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Journal of Obesity
Volume 2014, Article ID 419724, 6 pages
Research Article

Prognostic Value of Normal Stress Echocardiography in Obese Patients

Division of Cardiology, Medical College of Georgia, Georgia Regents University, 1120 15th Street, BBR 6518, Augusta, GA 30912-3105, USA

Received 6 March 2014; Revised 15 July 2014; Accepted 2 August 2014; Published 31 August 2014

Academic Editor: Eric Doucet

Copyright © 2014 Michele Murphy et al. This is an open access article distributed under the Creative Commons Attribution License, which permits unrestricted use, distribution, and reproduction in any medium, provided the original work is properly cited.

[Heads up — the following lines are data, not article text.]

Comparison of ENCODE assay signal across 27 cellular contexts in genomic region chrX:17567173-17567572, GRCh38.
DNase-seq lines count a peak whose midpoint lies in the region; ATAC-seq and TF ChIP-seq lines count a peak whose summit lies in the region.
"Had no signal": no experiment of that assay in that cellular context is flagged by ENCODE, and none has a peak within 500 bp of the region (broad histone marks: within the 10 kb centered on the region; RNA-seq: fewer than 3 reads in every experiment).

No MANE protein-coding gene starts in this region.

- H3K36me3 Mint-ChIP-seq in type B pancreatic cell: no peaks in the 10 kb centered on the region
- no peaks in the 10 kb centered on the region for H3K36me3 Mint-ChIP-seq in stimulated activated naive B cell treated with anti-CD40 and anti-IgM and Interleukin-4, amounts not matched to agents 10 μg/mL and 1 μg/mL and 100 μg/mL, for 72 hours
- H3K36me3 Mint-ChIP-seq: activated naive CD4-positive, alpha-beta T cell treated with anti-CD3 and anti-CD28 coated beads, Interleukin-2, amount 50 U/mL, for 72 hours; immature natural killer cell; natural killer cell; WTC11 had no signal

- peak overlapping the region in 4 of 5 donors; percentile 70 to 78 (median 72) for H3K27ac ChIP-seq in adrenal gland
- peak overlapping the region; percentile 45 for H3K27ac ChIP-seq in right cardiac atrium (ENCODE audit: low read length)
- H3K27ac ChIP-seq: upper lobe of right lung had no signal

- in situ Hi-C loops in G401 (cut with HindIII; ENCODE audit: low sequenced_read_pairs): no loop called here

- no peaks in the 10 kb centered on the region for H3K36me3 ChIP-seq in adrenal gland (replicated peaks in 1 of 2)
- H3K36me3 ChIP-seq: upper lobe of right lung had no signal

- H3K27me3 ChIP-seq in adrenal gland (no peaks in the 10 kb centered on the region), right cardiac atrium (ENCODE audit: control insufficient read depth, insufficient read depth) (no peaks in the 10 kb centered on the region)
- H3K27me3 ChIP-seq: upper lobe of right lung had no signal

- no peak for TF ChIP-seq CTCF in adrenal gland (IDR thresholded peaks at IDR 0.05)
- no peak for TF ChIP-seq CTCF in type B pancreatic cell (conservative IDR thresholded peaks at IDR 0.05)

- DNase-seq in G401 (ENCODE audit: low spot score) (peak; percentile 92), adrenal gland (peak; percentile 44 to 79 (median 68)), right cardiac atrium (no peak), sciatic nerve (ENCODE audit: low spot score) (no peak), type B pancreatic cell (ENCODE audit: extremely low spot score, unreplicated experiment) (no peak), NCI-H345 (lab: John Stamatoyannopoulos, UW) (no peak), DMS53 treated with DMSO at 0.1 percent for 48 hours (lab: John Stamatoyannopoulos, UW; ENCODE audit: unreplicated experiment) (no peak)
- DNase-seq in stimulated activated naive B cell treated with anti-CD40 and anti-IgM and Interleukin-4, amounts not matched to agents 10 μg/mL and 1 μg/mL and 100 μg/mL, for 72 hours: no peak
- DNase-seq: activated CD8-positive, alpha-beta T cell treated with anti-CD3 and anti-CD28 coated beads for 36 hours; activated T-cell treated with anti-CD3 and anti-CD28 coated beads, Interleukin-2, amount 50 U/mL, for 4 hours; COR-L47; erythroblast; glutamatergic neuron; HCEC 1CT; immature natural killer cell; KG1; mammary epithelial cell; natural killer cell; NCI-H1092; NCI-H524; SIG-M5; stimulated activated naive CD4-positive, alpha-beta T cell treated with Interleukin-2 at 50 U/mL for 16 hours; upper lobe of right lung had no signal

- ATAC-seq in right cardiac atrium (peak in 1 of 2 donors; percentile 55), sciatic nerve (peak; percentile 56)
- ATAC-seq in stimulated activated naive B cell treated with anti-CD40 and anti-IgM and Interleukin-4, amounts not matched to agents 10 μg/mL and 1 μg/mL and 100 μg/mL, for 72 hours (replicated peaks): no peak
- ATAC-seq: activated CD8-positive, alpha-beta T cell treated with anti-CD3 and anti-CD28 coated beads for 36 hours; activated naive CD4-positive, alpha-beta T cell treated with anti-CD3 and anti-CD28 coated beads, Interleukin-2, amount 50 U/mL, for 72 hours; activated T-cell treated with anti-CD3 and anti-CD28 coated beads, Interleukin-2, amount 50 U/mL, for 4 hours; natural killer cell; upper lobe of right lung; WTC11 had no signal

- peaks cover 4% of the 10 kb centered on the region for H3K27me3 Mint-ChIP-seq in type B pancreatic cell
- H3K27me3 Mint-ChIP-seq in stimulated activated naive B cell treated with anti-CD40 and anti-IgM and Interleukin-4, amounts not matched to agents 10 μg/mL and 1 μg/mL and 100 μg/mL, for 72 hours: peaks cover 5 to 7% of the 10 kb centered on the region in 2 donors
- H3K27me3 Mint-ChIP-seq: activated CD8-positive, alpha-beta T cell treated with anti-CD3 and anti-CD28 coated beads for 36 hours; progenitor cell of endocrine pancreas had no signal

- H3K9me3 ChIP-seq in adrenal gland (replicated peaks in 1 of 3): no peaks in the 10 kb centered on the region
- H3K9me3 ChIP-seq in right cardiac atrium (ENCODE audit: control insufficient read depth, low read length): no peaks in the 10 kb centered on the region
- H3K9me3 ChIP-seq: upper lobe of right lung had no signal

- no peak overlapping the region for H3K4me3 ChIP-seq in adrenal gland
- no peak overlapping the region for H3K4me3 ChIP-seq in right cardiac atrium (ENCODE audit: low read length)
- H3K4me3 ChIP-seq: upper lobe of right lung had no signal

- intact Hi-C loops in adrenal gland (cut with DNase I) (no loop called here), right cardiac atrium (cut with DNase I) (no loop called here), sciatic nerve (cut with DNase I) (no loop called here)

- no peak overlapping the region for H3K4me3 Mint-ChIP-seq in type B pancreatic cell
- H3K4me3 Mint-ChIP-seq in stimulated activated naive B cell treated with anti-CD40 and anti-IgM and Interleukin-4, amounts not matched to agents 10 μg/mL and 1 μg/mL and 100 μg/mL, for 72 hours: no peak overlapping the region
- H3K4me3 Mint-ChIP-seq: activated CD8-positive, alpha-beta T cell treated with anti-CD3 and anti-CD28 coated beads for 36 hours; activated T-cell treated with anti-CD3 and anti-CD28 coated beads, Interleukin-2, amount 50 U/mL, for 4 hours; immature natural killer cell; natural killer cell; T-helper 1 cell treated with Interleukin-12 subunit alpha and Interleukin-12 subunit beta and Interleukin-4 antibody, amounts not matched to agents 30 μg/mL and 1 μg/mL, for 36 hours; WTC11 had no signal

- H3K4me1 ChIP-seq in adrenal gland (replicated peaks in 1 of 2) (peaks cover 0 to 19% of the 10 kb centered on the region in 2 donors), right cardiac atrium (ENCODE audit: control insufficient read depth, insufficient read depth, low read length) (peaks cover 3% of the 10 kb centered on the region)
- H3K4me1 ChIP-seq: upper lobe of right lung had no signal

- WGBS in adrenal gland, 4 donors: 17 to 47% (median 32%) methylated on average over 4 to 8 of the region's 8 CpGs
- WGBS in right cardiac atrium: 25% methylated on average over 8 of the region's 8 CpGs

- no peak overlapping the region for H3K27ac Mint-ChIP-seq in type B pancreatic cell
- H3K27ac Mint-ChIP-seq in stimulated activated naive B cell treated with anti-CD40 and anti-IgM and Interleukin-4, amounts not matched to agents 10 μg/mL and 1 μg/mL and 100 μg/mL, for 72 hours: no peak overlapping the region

Background. Chest pain is a common problem in obese patients. Because of the body habitus, the results of noninvasive evaluation for CAD may be limited in this group. Methods. We reviewed the records of 1446 consecutive patients who had undergone clinically indicated stress echocardiography (SE). We compared major adverse cardiac events (MACE; myocardial infarction, cardiac intervention, cardiac death, subsequent hospitalization for cardiac events, and emergency department visits) at 1 year in normal weight, overweight, and obese subjects with normal SE. Results. Excluding patients with an abnormal and indeterminate SE and those who were lost to follow-up, a retrospective analysis of 704 patients was performed. There were 366 obese patients (BMI ≥ 30), 196 overweight patients (BMI 25–29.9), and 142 patients with normal BMI (18.5–24.9). There was no MACE in the groups at 1-year follow-up after a normal SE. Conclusions. In obese patients including those with multiple risk factors and symptoms concerning for cardiac ischemia, stress echocardiography is an effective and reliable noninvasive tool for identifying those with a low 1-year risk of cardiac events.